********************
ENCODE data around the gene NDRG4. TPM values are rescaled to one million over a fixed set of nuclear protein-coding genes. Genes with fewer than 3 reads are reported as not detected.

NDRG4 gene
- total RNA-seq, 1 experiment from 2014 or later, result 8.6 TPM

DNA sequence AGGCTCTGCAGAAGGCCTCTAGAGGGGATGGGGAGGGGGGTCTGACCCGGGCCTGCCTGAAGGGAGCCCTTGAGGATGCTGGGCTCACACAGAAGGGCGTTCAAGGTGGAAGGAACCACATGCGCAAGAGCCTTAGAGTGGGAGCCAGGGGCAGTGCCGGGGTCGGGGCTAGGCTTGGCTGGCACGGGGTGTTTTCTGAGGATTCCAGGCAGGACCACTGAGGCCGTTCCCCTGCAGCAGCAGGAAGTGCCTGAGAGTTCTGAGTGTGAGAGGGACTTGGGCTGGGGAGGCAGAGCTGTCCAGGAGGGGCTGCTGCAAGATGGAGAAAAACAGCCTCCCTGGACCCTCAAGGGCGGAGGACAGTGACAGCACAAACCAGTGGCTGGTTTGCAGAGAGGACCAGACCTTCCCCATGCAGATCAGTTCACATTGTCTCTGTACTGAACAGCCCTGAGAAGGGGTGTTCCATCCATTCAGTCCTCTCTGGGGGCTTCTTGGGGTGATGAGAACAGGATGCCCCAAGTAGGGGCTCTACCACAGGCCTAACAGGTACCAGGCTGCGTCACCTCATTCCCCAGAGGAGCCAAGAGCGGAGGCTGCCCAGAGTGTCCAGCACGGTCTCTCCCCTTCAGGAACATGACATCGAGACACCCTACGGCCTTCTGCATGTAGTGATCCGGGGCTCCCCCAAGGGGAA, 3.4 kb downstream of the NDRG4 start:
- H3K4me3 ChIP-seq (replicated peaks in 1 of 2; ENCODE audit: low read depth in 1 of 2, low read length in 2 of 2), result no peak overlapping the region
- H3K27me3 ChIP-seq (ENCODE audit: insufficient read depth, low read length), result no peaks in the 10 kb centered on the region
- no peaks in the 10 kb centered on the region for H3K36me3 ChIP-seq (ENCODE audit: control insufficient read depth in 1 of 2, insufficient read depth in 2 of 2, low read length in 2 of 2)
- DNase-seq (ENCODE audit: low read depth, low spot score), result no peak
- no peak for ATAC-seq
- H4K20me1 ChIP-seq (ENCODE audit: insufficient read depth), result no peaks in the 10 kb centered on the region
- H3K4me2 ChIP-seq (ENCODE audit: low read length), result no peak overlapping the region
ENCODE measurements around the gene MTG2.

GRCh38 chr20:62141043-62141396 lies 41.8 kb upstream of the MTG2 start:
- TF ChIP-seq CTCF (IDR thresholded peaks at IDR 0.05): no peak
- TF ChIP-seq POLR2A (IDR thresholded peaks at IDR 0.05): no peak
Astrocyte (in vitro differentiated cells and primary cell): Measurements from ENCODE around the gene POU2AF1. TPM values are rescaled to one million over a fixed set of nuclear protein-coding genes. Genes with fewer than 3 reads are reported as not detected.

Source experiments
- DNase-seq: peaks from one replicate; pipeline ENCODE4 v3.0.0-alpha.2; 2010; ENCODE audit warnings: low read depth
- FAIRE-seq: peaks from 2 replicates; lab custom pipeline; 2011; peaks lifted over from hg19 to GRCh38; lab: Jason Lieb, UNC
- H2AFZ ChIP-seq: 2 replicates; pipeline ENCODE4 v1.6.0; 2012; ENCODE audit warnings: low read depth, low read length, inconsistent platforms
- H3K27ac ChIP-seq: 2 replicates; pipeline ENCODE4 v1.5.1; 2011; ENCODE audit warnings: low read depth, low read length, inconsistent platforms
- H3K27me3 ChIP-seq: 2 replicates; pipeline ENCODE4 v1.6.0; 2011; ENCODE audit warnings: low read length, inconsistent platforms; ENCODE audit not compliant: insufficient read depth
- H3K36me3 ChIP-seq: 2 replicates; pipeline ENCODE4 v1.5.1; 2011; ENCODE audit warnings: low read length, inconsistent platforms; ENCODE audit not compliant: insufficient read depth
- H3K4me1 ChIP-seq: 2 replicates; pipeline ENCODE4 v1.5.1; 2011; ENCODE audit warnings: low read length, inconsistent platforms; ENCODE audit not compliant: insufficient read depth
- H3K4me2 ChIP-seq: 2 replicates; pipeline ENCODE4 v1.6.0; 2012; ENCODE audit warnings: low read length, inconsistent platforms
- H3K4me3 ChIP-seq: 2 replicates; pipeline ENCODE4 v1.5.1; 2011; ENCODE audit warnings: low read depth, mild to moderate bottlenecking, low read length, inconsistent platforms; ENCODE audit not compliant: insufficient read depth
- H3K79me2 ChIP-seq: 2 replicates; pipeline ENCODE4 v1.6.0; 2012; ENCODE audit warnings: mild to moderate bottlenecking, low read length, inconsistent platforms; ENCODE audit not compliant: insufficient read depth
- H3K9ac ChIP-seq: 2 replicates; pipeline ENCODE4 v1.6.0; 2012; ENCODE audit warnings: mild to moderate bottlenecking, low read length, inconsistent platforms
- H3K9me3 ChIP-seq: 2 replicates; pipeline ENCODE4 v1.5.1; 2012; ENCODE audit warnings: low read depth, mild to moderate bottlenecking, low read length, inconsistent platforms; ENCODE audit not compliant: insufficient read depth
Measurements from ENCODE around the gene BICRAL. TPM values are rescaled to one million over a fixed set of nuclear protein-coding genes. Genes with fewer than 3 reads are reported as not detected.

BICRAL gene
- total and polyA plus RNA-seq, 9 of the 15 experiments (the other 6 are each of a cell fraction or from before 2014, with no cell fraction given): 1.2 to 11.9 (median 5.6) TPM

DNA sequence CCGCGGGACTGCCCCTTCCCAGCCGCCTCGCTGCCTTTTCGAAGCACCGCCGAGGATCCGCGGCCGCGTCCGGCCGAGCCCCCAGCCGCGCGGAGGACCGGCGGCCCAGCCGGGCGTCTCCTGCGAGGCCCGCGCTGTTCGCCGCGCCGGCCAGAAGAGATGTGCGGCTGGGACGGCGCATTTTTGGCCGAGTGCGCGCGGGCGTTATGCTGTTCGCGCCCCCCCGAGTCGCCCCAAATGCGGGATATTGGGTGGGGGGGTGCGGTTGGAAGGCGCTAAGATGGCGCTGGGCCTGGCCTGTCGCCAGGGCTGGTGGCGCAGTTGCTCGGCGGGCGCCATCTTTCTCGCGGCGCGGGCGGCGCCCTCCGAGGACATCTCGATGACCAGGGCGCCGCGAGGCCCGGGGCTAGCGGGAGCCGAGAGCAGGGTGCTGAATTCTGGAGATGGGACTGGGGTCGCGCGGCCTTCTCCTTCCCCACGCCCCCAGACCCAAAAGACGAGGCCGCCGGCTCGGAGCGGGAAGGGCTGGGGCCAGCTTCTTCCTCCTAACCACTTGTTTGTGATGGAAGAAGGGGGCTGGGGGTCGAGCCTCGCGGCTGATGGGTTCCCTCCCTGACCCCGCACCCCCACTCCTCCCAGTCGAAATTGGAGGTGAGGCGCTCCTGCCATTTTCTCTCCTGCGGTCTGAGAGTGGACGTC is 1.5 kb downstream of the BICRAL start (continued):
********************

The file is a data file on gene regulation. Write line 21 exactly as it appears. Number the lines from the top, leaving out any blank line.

- H3K27ac ChIP-seq: 2 replicates; pipeline ENCODE4 v1.5.1; 2011; ENCODE audit warnings: low read depth, low read length, inconsistent platforms